Clearly, a lot of progress is happening. But make no mistake, there is still a long way to go, especially in ensuring that people from all backgrounds can participate in this growth. That's why the President has made it a priority to create ladders of opportunity for everyone who's willing to lift themselves into the middle class. 

CAPACD Poverty Report

He's made this commitment for one simple reason: we as a nation will never reach our full potential if communities are being left behind. The sad truth is that even though the economic crisis impacted all Americans, communities of color were hit especially hard. 

And as your recently released report indicates, the AAPI community faces significant

challenges. According to your findings, in the wake of the recession, AAPIs were the fastest growing poor population. And because a disproportionate percentage of the community lives in regions with the highest housing costs, AAPIs face steep barriers when trying to escape poverty. 

These are important findings. I thank you for shining a light on this issue. It serves as a wakeup call to the nation that there is a lot of work to be done with the AAPI community. It also adds tremendous value to the conversations between policymakers and community advocates.

We would be happy to work with you to bring more federal agencies and members of the housing community into this important dialogue. And we'd also be glad to participate in any forum the White House Initiative on Asian American and Pacific Islanders organizes around this issue. You have sounded a call of action. And all of us at HUD are proud to stand with you, just as we have for years. 

Increasing Engagement

In fact, during my tenure, we have made it a priority to engage with the AAPI community like never before. All of you know our great, former Assistant Secretary, John Trasvina, who sadly left us last month to become Dean of the University of San Francisco Law School.

He's been a great friend to your community for many years and made significant strides at HUD to address AAPI issues, including language barriers. Bryan Greene, our Acting Assistant Secretary, is committed to building upon this work.

So is Francey Youngberg, who is here today, and has been a key part of the Federal Interagency Working Group that's part of the White House Initiative on Asian American and Pacific Islanders.

And of course, I am firmly committed as well. With these and other efforts, we want to work with you in continued partnership to restore hope and revitalize communities across the country.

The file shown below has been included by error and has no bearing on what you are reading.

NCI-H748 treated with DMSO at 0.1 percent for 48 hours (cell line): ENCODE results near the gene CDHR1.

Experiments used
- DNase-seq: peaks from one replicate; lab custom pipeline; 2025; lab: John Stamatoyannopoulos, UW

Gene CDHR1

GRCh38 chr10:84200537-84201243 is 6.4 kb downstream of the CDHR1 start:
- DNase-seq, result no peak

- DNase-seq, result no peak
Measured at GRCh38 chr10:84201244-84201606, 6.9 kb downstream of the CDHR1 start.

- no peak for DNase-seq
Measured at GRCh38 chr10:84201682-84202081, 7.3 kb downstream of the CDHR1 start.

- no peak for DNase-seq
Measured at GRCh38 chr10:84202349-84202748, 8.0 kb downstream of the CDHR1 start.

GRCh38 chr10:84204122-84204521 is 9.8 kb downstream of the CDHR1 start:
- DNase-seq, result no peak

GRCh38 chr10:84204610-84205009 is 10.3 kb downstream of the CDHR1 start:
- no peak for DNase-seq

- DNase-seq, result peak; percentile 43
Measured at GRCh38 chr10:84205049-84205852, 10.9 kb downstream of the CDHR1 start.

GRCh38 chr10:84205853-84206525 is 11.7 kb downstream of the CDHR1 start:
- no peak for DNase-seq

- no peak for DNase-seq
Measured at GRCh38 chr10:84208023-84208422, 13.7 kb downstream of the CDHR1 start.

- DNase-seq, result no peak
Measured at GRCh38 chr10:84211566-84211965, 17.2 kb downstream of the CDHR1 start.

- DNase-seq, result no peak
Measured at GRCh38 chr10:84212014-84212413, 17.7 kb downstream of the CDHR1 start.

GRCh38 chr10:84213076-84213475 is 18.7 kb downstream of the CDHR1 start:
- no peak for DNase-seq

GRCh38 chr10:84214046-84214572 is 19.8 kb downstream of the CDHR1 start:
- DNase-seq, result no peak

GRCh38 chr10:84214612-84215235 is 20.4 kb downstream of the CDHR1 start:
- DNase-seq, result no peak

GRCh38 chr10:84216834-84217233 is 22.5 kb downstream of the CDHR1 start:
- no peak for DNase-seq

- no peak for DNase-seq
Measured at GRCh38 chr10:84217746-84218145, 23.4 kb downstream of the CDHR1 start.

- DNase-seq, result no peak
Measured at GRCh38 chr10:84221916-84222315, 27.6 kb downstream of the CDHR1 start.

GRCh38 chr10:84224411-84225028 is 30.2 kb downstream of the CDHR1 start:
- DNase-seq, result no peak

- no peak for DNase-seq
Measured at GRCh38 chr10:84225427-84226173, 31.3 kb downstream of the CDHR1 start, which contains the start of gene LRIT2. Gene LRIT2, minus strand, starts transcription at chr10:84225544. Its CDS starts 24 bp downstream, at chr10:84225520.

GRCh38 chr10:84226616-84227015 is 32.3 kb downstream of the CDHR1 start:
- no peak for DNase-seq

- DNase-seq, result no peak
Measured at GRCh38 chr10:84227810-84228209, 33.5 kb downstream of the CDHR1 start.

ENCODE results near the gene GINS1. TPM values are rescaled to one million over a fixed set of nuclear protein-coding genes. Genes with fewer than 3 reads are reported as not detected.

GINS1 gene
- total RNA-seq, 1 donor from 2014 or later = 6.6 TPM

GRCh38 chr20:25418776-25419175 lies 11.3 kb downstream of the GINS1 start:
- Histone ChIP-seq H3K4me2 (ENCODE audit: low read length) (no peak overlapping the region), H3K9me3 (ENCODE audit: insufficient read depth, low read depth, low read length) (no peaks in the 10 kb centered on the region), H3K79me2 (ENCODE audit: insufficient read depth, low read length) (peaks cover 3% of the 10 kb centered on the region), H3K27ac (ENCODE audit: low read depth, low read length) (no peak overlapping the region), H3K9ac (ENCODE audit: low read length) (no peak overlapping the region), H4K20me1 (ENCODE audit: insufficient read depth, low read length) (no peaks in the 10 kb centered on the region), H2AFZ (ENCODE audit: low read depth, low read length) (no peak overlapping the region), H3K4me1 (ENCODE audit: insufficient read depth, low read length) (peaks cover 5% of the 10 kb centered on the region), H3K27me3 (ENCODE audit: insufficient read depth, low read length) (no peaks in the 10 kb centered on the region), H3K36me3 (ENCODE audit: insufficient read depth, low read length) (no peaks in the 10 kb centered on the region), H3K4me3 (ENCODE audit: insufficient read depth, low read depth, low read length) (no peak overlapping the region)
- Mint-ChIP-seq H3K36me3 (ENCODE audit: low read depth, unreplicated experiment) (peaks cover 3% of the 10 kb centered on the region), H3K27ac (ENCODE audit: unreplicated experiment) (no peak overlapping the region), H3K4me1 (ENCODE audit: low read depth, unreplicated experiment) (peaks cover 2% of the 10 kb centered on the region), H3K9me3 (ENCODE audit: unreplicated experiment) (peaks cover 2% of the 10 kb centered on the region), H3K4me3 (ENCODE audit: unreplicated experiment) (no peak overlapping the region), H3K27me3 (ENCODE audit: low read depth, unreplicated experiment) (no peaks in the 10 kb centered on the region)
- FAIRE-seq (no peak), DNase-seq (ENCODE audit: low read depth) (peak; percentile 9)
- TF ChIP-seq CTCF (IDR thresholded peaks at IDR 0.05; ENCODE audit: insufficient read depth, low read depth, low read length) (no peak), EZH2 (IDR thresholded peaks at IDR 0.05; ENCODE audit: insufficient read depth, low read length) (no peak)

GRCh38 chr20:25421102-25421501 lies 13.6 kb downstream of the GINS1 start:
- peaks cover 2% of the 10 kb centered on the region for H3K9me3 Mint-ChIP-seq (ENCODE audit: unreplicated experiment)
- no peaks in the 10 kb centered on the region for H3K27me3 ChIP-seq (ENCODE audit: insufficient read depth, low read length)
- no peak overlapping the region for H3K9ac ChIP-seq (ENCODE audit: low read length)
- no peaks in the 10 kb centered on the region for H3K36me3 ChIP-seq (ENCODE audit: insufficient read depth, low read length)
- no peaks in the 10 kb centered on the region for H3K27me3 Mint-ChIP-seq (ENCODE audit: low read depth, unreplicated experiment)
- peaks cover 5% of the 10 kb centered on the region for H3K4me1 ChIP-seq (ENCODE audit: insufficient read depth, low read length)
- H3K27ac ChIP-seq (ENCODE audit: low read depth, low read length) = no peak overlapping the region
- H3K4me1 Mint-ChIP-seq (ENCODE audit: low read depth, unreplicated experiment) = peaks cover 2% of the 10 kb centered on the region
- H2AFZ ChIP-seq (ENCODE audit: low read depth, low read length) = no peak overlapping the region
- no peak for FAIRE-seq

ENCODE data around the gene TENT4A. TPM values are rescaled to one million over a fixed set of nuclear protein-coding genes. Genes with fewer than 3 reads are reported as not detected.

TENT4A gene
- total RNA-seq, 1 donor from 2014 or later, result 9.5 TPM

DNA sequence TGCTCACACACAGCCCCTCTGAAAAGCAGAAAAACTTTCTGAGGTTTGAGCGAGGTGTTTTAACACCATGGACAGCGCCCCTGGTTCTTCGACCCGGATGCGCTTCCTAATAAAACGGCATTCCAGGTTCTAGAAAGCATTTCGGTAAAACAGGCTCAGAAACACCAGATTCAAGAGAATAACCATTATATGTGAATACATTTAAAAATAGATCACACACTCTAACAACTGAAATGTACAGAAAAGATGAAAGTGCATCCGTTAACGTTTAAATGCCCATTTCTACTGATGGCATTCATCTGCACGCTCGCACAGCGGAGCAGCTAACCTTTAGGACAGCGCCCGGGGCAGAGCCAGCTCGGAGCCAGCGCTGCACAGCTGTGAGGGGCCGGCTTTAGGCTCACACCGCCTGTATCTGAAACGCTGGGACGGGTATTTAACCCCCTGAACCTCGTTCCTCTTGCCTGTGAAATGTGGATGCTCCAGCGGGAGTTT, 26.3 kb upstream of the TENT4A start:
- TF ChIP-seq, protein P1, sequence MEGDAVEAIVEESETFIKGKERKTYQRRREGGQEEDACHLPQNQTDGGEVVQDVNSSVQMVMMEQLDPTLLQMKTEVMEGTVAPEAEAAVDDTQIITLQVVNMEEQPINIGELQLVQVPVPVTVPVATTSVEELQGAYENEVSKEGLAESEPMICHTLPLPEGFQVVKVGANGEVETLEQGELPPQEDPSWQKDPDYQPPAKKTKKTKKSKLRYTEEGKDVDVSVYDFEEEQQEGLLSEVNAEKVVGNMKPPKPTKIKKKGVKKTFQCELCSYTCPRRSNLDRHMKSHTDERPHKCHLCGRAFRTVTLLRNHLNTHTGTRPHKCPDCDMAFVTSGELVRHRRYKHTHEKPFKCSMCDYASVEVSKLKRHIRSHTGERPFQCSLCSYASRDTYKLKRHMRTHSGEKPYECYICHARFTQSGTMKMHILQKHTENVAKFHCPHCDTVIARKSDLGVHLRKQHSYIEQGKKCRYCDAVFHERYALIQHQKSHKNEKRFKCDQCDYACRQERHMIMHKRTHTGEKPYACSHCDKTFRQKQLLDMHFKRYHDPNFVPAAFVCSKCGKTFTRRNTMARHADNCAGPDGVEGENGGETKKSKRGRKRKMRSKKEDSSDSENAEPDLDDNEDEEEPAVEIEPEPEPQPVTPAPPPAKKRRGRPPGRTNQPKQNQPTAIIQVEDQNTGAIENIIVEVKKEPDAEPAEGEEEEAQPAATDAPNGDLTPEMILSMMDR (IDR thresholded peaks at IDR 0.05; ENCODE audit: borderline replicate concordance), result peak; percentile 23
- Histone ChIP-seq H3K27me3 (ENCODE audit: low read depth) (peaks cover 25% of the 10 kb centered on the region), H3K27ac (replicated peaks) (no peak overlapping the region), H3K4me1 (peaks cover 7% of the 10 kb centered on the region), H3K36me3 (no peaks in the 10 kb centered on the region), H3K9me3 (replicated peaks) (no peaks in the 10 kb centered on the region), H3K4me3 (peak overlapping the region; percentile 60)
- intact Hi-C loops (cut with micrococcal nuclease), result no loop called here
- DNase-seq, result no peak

The Progress We've Made

An important step in this goal is holding banks accountable for their actions and providing homeowners with much needed relief. The historic National Mortgage Settlement accomplishes both. 

As all of you know, this groundbreaking agreement was announced over one year ago, the product of strong partnerships at all levels of government. Recently, the independent monitor announced a major update: that one year in, the nation's largest mortgage servicers have distributed more than $50 billion dollars in direct relief to over 620,000 homeowners.

These results have far surpassed our expectations. While the numbers are staggering, I always remember we're talking about people who, on average, are receiving $81,000 per homeowner.

This provides a lot of relief and relieves the burden that many homeowners have faced. 

Another significant part of the settlement is the commitment from states to devote nearly $270 million to housing counseling programs. This is important because, whether it's improving financial literacy, protecting families' rights against discrimination or even preventing homelessness, housing counselors play a critical role in helping families make smart, informed decisions.

That's why HUD's vast network of 2500 housing counseling agencies is one of our greatest strengths. According to NeighborWorks, borrowers who received pre-purchase counseling were 33 percent less likely to become delinquent. And a HUD study showed that 7 out of every 10 at-risk homeowners who worked with a housing counselor got the help they needed to keep their home. 

Indeed, over the last four years, HUD-approved housing counselors have assisted more than nine-million families – helping them avoid scams and recover from the financial crisis.

National CAPACD has played an important role in this success, serving as the only AAPI focused HUD housing counseling intermediary.

This is critically important because language and cultural differences are often huge barriers in preventing individuals from securing home loans with fair terms or from seeking assistance.  

So the services you provide are critical to this community and our recovery. We are proud to work with you. And I'm especially pleased that you have done incredible things with the resources we've given you.

You've told us that your organization has leveraged HUD funding many times over, building the capacity of over 20 community-based organizations to become HUD approved housing counseling agencies – providing these services in over 30 Asian languages. 

I'm thrilled by your participation. And I'm also thrilled that your organization is now a HUD One CPD TA provider, through the National Association for Latino Community Asset Builders.